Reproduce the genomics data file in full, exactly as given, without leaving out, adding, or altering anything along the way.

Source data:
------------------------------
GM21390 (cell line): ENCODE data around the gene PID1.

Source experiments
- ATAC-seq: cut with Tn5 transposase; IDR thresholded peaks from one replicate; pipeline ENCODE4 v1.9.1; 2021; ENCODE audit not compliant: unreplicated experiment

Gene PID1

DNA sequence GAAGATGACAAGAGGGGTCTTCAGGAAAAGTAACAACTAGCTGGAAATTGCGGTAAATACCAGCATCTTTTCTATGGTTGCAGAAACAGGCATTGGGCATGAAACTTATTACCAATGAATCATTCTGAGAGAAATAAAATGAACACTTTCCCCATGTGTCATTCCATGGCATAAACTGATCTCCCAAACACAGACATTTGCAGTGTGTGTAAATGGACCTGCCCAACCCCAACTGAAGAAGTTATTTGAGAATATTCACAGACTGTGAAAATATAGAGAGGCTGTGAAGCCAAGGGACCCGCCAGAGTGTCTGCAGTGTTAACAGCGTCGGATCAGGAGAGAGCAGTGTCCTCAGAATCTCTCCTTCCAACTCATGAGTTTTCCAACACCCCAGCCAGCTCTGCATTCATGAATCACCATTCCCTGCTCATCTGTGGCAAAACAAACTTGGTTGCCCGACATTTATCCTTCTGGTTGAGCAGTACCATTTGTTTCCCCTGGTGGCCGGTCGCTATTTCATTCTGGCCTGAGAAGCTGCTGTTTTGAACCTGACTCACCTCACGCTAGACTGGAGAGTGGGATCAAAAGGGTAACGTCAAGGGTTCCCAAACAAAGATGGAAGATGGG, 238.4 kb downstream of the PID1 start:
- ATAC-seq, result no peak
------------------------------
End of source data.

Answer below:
GM21390 (cell line): ENCODE data around the gene PID1.

Source experiments
- ATAC-seq: cut with Tn5 transposase; IDR thresholded peaks from one replicate; pipeline ENCODE4 v1.9.1; 2021; ENCODE audit not compliant: unreplicated experiment

Gene PID1

DNA sequence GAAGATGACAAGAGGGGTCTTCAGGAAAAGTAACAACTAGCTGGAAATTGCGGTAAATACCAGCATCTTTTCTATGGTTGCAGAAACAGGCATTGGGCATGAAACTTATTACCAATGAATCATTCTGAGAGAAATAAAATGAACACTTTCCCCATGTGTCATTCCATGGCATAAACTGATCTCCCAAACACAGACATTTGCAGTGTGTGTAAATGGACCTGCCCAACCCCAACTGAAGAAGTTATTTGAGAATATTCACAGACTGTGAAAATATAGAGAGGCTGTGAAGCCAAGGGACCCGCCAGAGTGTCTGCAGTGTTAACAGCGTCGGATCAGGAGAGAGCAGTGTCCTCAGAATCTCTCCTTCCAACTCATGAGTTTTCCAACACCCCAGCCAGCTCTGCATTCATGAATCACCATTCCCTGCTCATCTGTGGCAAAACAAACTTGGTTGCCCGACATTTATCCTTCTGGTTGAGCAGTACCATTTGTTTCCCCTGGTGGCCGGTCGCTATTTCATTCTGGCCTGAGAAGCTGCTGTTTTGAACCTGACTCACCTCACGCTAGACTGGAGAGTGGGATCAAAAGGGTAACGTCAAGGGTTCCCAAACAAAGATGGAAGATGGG, 238.4 kb downstream of the PID1 start:
- ATAC-seq, result no peak